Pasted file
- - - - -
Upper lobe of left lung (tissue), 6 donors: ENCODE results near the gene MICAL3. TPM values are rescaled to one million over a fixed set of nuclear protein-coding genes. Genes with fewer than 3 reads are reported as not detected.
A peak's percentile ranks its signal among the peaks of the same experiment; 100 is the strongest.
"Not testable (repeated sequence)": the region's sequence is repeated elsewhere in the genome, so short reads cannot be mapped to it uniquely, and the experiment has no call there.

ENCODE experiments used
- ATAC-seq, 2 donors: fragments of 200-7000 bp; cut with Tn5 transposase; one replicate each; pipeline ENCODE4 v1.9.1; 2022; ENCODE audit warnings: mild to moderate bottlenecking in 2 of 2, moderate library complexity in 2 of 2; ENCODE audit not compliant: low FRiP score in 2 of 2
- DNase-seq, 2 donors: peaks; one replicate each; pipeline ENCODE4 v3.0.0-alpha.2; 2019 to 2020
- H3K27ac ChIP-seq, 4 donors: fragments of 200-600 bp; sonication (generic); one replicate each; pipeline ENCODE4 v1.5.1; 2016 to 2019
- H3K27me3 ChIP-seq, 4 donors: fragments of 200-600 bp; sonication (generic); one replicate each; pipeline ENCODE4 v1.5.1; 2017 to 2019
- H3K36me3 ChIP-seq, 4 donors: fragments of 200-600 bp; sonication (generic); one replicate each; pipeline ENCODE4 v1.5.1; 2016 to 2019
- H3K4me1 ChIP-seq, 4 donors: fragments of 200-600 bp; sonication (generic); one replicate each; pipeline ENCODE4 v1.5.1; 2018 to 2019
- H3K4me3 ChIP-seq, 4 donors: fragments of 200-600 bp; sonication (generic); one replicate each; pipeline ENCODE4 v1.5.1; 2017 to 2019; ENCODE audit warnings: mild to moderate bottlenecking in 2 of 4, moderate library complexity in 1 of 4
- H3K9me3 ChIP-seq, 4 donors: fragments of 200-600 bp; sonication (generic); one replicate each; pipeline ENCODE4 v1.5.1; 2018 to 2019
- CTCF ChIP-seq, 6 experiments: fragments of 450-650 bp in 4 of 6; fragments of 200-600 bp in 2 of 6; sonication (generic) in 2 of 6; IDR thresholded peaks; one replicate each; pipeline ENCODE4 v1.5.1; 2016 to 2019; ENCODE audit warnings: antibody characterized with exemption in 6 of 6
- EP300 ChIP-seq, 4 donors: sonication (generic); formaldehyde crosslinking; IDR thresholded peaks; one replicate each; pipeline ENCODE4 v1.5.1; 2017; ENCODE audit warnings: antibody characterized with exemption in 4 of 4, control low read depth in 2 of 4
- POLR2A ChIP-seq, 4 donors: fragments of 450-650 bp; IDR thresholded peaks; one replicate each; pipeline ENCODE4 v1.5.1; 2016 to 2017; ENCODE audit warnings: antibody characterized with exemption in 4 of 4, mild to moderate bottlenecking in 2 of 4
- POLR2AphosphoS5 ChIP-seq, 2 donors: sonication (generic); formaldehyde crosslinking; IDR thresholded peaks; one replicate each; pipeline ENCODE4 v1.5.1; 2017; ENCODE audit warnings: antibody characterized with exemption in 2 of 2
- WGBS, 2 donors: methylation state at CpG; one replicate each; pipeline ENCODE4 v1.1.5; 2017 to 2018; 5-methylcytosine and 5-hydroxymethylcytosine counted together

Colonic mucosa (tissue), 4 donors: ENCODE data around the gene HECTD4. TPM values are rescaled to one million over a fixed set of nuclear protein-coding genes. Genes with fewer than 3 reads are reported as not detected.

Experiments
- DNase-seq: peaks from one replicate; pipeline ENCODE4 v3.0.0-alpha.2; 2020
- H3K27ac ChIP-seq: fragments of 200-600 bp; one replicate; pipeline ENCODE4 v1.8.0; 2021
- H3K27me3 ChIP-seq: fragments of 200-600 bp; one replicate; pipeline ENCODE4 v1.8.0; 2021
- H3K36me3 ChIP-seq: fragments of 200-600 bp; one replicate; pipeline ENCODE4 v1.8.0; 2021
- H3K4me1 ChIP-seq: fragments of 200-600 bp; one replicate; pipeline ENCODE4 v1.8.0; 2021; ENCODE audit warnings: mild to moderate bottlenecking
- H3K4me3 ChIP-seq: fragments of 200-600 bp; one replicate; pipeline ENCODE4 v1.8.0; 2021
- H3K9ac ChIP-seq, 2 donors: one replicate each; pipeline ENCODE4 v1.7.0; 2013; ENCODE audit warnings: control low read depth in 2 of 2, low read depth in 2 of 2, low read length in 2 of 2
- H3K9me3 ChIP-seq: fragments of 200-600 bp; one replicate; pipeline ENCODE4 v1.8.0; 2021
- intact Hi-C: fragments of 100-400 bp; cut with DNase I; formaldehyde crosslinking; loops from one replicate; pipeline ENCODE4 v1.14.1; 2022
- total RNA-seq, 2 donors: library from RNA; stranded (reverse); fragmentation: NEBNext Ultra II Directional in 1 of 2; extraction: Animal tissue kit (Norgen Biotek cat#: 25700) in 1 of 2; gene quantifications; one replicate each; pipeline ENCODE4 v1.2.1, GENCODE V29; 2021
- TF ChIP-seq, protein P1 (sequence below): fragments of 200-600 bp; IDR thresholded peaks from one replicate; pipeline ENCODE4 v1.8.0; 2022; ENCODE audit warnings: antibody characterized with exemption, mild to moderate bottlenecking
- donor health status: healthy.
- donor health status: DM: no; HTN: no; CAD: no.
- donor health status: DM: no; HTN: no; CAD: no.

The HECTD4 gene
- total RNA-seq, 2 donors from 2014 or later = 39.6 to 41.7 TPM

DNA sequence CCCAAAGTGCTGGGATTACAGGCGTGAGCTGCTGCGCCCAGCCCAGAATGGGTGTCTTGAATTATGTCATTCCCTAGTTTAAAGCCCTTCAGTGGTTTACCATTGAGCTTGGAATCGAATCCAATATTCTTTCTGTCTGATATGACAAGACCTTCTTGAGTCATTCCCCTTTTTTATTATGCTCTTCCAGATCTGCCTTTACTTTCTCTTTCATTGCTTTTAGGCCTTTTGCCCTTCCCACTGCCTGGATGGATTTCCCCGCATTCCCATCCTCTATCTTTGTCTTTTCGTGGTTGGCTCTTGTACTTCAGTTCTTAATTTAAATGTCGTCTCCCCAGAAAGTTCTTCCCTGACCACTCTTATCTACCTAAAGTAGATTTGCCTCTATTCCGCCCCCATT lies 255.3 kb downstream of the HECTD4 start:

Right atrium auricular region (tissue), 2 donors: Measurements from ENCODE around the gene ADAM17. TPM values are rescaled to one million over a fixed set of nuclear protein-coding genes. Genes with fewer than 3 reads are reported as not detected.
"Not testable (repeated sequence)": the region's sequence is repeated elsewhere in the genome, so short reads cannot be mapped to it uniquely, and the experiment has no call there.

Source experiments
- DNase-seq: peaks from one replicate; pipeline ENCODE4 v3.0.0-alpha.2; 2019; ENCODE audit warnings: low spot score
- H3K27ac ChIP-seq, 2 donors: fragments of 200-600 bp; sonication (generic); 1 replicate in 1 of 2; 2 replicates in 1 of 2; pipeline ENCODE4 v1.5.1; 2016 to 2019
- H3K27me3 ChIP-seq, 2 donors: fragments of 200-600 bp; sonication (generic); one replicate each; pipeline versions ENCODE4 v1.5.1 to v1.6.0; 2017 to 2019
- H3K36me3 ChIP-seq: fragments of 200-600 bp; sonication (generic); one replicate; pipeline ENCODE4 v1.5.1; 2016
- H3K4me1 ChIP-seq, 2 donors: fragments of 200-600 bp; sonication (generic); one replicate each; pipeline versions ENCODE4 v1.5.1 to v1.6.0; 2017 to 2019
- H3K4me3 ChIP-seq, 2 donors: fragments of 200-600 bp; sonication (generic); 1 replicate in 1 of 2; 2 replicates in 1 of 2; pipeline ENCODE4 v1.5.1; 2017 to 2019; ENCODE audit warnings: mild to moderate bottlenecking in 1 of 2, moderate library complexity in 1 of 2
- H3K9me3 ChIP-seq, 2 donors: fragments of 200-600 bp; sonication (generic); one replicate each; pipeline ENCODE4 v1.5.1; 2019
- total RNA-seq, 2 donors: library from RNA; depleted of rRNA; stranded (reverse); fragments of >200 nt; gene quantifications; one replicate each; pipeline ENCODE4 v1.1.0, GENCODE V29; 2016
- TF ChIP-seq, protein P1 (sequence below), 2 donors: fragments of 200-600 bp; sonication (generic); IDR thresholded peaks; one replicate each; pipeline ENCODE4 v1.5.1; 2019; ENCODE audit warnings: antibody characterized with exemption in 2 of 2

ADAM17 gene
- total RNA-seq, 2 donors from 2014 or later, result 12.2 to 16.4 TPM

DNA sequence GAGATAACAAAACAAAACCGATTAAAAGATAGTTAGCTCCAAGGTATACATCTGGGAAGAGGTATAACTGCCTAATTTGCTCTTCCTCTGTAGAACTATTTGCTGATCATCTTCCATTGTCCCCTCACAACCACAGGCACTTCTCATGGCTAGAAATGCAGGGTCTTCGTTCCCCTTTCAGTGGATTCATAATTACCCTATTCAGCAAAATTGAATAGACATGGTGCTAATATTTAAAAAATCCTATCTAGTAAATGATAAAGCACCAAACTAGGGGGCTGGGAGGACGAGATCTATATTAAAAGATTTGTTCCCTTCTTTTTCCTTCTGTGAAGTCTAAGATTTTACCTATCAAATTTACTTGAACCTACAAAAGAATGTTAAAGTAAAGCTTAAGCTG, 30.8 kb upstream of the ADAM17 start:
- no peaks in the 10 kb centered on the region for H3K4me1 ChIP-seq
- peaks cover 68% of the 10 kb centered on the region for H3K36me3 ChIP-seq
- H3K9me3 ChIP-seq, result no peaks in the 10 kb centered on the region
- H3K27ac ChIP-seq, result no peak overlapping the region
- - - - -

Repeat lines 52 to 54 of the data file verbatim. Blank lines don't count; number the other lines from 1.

- no peaks in the 10 kb centered on the region for H3K4me1 ChIP-seq
- peaks cover 68% of the 10 kb centered on the region for H3K36me3 ChIP-seq
- H3K9me3 ChIP-seq, result no peaks in the 10 kb centered on the region